Astronomers have discovered a massive comet lurking on the outskirts of our Solar System using 6 years of data gathered from the Dark Energy Survey. Bernardinelli-Bernstein is currently the largest known and is estimated to be about 1000 times larger than a standard comet, and it has an extremely elongated orbit, traversing inwards from the distant Oort Cloud over millions of years. Read more for two videos and additional information.
Finding this comet required Pedro Bernardinelli and Gary Bernstein, of the University of Pennsylvania, employing 15–20 million CPU hours at the National Center for Supercomputing Applications and Fermilab. These sophisticated identification and tracking algorithms identified over 800 individual trans-Neptunian objects (TNOs) from among the more than 16-billion individual sources detected in 80,000 exposures taken as part of the Dark Energy Survey (DES), with thirty-two of them belonging to one object in particular: C/2014 UN271.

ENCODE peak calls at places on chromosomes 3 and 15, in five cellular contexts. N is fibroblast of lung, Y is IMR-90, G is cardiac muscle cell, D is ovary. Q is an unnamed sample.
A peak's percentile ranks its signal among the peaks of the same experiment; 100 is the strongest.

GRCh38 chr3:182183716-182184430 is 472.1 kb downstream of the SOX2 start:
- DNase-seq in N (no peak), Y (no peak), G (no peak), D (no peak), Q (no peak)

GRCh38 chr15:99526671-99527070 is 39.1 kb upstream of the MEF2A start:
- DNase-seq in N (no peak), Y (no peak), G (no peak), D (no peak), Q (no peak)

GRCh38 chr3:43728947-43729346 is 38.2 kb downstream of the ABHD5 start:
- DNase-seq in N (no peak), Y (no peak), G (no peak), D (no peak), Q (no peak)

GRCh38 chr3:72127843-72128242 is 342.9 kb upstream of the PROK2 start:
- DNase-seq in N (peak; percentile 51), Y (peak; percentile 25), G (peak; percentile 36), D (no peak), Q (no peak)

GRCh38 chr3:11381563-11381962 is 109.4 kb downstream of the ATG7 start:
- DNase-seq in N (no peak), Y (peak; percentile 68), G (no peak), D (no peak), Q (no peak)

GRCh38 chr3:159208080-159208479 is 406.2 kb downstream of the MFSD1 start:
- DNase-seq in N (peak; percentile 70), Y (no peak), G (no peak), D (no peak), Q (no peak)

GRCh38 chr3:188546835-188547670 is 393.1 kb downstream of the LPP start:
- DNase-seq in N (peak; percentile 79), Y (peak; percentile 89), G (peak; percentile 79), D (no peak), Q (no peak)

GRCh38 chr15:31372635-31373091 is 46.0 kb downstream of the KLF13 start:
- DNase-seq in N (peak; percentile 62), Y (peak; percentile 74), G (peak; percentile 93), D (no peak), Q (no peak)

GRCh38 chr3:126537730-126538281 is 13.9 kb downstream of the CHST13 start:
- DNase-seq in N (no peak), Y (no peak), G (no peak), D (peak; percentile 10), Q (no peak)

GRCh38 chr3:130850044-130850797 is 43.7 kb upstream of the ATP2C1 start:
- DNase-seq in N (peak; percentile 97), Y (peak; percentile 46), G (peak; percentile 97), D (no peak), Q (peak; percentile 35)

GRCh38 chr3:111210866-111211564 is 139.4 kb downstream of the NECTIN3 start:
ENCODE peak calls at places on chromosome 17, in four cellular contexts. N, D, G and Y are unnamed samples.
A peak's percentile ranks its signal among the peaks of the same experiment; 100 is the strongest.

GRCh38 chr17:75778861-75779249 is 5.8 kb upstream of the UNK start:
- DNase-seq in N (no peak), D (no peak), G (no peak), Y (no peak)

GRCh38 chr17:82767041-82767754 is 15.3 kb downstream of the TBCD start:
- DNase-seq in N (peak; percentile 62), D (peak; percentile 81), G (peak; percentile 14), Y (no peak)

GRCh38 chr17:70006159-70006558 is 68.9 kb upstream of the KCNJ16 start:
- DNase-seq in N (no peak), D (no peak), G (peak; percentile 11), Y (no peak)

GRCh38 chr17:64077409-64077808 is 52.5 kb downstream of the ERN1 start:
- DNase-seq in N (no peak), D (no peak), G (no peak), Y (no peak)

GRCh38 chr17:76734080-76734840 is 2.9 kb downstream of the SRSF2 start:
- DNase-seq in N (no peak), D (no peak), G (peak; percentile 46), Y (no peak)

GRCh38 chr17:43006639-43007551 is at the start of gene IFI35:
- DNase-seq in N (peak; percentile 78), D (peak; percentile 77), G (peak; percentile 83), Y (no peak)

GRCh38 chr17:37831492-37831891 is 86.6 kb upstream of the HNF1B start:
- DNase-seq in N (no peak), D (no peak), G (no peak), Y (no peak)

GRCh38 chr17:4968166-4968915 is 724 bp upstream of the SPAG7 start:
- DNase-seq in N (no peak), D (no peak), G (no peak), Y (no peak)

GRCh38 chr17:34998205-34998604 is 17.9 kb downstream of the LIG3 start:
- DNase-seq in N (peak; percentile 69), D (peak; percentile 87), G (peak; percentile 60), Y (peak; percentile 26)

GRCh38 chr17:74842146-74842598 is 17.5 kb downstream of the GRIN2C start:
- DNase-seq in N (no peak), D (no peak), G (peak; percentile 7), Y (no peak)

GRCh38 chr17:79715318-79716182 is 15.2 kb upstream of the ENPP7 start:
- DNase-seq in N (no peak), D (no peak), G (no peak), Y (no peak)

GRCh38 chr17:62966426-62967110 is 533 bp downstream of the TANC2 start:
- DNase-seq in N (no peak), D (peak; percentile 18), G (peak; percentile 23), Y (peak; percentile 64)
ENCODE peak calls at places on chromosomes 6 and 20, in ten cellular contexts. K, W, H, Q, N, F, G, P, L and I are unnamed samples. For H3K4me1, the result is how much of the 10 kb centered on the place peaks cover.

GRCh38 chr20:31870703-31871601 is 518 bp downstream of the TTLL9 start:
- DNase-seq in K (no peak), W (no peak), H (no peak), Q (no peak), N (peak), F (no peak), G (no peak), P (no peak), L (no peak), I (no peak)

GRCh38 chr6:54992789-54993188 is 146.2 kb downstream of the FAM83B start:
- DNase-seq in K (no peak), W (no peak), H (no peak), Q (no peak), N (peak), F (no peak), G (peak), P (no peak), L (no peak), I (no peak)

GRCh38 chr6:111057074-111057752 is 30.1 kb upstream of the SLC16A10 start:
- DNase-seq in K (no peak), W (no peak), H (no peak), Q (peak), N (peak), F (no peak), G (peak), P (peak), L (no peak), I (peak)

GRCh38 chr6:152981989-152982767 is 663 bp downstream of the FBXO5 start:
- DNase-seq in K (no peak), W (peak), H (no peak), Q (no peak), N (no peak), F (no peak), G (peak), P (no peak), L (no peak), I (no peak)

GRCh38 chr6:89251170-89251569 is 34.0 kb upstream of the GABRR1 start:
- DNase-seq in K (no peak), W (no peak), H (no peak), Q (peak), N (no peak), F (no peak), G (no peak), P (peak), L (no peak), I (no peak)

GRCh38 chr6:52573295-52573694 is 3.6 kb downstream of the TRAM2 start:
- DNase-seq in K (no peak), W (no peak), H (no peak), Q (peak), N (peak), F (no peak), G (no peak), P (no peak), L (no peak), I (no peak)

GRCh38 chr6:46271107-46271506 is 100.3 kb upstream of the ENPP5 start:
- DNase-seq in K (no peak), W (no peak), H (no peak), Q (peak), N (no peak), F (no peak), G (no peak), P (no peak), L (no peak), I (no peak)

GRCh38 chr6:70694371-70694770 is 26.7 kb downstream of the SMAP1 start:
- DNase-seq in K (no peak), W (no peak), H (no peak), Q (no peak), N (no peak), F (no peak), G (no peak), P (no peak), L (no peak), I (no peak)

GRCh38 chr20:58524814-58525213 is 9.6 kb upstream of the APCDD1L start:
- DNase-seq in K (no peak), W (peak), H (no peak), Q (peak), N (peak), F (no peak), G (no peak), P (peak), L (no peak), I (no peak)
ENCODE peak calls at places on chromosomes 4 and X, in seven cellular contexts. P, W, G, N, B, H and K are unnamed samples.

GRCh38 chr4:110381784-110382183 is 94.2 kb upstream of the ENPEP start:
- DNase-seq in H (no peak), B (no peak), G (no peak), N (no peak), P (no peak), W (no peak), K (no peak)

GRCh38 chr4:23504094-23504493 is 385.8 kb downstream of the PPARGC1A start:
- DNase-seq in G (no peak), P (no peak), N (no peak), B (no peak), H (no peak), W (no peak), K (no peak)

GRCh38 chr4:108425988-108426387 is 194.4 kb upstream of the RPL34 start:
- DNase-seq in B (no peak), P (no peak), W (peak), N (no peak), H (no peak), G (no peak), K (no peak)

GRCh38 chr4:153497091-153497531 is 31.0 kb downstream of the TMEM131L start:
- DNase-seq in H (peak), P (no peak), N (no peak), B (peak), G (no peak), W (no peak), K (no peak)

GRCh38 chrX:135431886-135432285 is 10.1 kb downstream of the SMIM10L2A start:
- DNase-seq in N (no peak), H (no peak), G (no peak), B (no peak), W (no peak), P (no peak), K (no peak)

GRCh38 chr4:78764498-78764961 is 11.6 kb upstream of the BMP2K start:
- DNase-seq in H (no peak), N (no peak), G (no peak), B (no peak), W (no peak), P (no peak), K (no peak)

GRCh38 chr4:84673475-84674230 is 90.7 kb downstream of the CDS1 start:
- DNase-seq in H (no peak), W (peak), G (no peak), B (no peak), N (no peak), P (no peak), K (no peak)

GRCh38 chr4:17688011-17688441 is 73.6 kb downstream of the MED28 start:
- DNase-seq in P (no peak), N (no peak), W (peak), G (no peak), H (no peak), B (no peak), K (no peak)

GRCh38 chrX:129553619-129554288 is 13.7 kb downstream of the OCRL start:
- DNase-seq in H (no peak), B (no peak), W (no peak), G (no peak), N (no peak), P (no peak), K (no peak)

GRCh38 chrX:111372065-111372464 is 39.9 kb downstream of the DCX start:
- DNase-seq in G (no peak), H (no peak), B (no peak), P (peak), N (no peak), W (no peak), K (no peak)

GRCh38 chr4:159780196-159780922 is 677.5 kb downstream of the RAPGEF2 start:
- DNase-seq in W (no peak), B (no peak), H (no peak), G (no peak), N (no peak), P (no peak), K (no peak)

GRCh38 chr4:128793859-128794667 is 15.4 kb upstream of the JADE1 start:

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We have the privilege of having discovered perhaps the largest comet ever seen — or at least larger than any well-studied one — and caught it early enough for people to watch it evolve as it approaches and warms up. It has not visited the Solar System in more than 3 million years,” said Gary Bernstein.